Pruritus is the medical word for itch. It is defined as a sensation that provokes the desire to scratch. The exact cause of an itch is unknown and is a complex process. Ultimately it involves nerves in the skin responding to certain chemicals, such as histamine, and then processing these signals in the brain.
Pruritus can be a symptom of certain skin diseases. There are many skin diseases that may have itching associated with a rash as a prominent symptom. Examples would be hives, chicken pox and eczema. Some skin conditions only have symptoms of pruritus without having an apparent rash. Dry skin, for example, is very common in the elderly, and can really itch, especially in the winter, with no visual signs of a rash.
Some parasitic infestations of the skin, such as scabies and lice, may be very itchy. Often the dermatologist will be able to diagnose these conditions by examining the skin.
There are several internal diseases that may cause itch. The most common example is kidney failure. Other types of internal diseases that may cause pruritus are some types of liver disease, including Hepatitis C, and thyroid disease, including both hyper (too much) and hypo (too little) thyroid hormone levels. Some blood disorders, such as iron deficiency anemia, polycythemia vera and multiple myeloma, can cause itch. Neurological conditions such as pinched nerves and strokes also may lead to itch.
Although there are many causes for Pruritus, there are some basics that apply to most treatments. Hot bathing or showering should be avoided. Only bathe in tepid or lukewarm water. Wearing light clothing and a cool work or domestic environment all help to reduce the severity of itching. Soaps often dry out the skin. Use mild soaps only in odor bearing regions. After bathing, be sure to completely rinse off the soap film, pat the skin lightly, and immediately apply a moisturizing lotion or cream. For itchy conditions where blistering or weeping of the skin is present, such as chicken pox or poison ivy, taking a cool oatmeal bath or using topical drying agents such as Calamine may be helpful. Although Pruritus is an often disrupting and disabling symptom it generally responds well to treatment.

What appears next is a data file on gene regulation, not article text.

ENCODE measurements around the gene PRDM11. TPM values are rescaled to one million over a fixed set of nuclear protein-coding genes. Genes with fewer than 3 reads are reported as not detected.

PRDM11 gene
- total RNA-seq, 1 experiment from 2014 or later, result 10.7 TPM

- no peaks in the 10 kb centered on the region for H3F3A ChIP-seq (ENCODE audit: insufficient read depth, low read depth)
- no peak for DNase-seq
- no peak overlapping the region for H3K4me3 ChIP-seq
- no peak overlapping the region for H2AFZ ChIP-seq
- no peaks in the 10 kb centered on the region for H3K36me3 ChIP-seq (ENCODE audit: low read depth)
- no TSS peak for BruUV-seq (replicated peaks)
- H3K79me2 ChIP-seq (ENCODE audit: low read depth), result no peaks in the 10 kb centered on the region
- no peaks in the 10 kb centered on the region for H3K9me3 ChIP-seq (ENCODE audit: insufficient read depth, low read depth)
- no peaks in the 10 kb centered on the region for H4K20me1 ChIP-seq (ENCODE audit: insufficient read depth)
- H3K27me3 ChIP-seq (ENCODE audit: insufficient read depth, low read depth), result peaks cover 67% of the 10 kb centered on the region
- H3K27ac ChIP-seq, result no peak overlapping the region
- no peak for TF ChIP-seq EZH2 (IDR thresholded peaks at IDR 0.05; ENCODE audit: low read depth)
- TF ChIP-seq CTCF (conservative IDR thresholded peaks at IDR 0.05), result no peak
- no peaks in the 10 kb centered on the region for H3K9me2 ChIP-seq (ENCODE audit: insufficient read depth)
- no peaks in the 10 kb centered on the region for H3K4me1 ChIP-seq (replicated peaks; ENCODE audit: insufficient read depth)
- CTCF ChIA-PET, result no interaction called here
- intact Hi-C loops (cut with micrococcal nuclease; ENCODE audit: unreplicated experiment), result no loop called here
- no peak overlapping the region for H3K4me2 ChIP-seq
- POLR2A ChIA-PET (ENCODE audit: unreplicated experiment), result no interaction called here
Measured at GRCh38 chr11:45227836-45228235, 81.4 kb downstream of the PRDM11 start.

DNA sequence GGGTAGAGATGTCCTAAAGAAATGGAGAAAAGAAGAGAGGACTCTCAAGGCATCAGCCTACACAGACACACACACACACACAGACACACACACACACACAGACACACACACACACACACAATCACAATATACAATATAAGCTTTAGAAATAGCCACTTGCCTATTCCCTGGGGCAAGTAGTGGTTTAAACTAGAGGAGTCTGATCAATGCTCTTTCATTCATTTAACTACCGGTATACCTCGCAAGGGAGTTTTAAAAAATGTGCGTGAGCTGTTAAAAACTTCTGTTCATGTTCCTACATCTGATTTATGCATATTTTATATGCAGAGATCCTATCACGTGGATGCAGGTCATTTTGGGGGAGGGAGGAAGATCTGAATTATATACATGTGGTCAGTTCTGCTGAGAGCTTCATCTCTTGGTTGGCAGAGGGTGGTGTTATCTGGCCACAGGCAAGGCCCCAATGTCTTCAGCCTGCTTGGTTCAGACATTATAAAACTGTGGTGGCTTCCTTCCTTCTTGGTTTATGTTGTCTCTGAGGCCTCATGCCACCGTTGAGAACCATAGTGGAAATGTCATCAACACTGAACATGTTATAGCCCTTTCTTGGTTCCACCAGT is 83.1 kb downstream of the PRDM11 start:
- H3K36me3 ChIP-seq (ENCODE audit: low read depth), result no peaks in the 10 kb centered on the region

Your dermatologist will determine the cause of the itch. This will require an examination of the skin and possibly a blood test or biopsy. Once the cause is known, the dermatologist will prescribe the best treatment for your condition.